Understanding Grandmaster play – Fabiano annotates

12/18/2007 – Recently a 15-year-old won the Italian Championship. Fabiano Caruana took the title in this twelve-player round robin with a resounding three-point victory and a 2740 performance, which exceeded a theoretical GM norm by a point and a half (Fabiano already has the GM title). Lase week we featured this achievement in a special report. Today we bring you a key game annotated by the champ.

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The result of the Championship can be seen in the table below. Note that we have corrected the flags of the first and third players, after half of Italy wrote to us protesting the American flag next to Fabiano Caruana and the Argentinian next to Carlos Garcia Palermo. Both were registered as Italian players (Fabiano has dual American/Italian citizenship), although the database we used to generate the cross table had not heard about it yet. Now we have Mega 2008 and the problem should not occur again.

In our interview with Fabiano the young GM (one of the youngest in the world today) mentioned that he had annotated a key game for ChessBase Magazine, where there is of course much more. Here is the game for you to read and replay: Note that on our JavaScript board you can click anywhere in the notation or analysis, and the board on the left will display the position. We urge you to play through these notes as they provide a unique insight into the thought process of a very profound young player.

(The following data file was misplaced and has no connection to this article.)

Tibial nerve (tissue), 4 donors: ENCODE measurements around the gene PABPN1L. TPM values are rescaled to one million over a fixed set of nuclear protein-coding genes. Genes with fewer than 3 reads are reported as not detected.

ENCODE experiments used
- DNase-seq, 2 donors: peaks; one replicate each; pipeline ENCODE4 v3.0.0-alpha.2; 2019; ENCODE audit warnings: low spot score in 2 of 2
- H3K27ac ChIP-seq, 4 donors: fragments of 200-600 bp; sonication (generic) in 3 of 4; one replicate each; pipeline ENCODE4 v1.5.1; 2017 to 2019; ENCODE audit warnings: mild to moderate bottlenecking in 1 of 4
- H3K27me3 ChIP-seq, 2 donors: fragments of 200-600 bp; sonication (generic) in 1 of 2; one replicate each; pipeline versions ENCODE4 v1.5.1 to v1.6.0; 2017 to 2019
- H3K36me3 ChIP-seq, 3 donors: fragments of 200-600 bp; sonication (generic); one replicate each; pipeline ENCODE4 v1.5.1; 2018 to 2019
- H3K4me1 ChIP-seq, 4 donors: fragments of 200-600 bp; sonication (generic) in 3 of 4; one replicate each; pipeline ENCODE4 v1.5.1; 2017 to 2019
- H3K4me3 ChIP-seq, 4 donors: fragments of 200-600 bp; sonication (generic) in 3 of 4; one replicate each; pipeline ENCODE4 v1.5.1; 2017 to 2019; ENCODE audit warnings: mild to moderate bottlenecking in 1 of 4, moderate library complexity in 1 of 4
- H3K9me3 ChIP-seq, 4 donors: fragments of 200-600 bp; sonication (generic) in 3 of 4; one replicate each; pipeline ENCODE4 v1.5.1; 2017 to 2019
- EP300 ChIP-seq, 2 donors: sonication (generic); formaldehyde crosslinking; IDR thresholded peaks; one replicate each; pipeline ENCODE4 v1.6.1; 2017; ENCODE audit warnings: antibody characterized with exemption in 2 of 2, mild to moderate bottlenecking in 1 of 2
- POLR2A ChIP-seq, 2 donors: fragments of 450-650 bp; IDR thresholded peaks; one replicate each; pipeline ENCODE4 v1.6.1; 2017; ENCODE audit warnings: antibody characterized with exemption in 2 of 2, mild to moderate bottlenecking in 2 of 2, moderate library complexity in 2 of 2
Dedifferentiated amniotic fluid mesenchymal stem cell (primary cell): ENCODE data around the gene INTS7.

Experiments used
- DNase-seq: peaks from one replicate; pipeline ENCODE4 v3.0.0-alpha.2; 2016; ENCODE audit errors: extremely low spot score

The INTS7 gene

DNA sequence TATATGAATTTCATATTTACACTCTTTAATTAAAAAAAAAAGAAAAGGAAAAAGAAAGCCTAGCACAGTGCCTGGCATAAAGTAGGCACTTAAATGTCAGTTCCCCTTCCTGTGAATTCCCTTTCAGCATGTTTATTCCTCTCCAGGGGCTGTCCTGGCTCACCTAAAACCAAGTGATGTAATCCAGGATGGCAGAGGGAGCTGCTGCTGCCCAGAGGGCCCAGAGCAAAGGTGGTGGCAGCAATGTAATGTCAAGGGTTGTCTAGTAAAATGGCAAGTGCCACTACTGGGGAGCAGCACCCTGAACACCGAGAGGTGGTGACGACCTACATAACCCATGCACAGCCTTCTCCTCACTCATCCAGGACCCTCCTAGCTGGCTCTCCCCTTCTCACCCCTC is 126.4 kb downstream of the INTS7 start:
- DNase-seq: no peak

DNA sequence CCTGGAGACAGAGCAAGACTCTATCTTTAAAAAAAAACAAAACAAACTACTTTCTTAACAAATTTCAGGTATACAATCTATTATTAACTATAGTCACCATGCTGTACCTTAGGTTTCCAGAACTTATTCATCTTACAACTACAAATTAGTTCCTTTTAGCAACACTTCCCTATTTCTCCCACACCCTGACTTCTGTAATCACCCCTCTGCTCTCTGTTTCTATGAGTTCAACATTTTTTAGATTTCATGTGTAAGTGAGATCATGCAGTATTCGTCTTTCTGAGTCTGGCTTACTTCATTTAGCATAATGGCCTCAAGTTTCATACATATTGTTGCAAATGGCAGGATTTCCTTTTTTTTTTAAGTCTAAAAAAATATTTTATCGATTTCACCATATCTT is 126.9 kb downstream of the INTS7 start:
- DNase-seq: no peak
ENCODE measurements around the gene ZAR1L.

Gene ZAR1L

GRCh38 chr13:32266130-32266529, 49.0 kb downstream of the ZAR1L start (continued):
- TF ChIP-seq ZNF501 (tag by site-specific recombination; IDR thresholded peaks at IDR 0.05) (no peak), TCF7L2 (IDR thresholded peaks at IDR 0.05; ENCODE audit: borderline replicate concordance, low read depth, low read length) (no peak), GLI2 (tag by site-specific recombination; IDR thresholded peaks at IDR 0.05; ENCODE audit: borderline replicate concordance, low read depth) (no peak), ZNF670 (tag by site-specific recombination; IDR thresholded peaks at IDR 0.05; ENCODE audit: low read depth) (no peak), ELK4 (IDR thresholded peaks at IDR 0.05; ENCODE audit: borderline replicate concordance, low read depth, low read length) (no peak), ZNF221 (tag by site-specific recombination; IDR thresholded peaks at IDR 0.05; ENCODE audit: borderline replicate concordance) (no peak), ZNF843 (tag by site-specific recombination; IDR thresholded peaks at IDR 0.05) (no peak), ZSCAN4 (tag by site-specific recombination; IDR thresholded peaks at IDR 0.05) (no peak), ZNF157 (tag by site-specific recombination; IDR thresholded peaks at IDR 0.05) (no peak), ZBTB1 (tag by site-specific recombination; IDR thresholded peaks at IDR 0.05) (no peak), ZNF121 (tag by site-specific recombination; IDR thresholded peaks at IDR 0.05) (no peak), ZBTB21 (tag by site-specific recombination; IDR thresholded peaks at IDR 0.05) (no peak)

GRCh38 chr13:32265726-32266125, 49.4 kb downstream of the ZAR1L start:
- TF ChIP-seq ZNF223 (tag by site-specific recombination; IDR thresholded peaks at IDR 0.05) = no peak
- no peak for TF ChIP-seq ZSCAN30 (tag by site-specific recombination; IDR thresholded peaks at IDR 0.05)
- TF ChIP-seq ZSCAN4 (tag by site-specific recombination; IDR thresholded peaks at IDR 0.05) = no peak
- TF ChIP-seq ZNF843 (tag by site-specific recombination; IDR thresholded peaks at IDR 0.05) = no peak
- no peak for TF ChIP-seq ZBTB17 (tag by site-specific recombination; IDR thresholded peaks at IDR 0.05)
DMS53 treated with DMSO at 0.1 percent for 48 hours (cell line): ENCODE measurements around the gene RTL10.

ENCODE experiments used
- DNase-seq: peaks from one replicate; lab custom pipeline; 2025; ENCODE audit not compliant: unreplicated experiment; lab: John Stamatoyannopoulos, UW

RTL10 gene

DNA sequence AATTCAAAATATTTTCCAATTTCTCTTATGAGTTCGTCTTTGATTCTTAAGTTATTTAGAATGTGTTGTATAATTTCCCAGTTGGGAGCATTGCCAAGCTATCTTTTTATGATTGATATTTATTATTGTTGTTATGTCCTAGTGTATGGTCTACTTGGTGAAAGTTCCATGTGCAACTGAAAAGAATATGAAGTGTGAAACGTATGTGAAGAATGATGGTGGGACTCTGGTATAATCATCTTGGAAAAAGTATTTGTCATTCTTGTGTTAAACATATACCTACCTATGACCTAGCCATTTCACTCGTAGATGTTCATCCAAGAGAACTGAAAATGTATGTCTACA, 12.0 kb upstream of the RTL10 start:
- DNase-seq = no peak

Godena,Michele (2535) - Caruana,Fabiano (2594) [B51]
Italian Championship Absolute '07 Martina Franca (8), 01.12.2007
[Annotations by Fabiano Caruana]

1.e4 c5 2.Nf3 d6 3.Bb5+ Nc6 4.0-0 Bd7 5.Re1 Nf6 6.c3 a6 7.Ba4 b5 8.Bc2 Bg4 9.d3 e6 10.Nbd2 Be7 11.h3 Bh5 12.Nf1 0-0 13.Ng3 Bg6 14.Nh4 d5. I had prepared this variation before the tournament, specifically for Godena. I don't believe White has any advantage here, although with almost no practical tests it is hard to give a definite verdict now.








15.exd5. The safest choice, leading to an absolutely equal position. Indeed, in most games after this move the players would shortly agree to a draw. However, I know from experience that even the most equal positions can contain a lot of play and chances to outplay a weaker opponent. In this game I achieved exactly that after numerous small mistakes from my opponent. 15.e5 Nd7 16.Nxg6 hxg6 17.d4 has been the main choice recently, with satisfactory results for White. Of course this is the only way to fight for an advantage, and Black must play carefully, but I feel Black has reasonable chances after 17...b4 18.Ne2 Rb8.

15.f4!? leads to highly tactical and unclear play: 15...d4 (15...Nxe4 16.Nxg6 Nxg3 17.Nxf8 Bxf8; 15...Ne8 16.Nxg6 hxg6 17.Qf3 f5+/=) 16.f5 Bd6

  • A) 17.e5 Bxe5 18.Rxe5 Nxe5 19.fxg6 Nxg6=/+;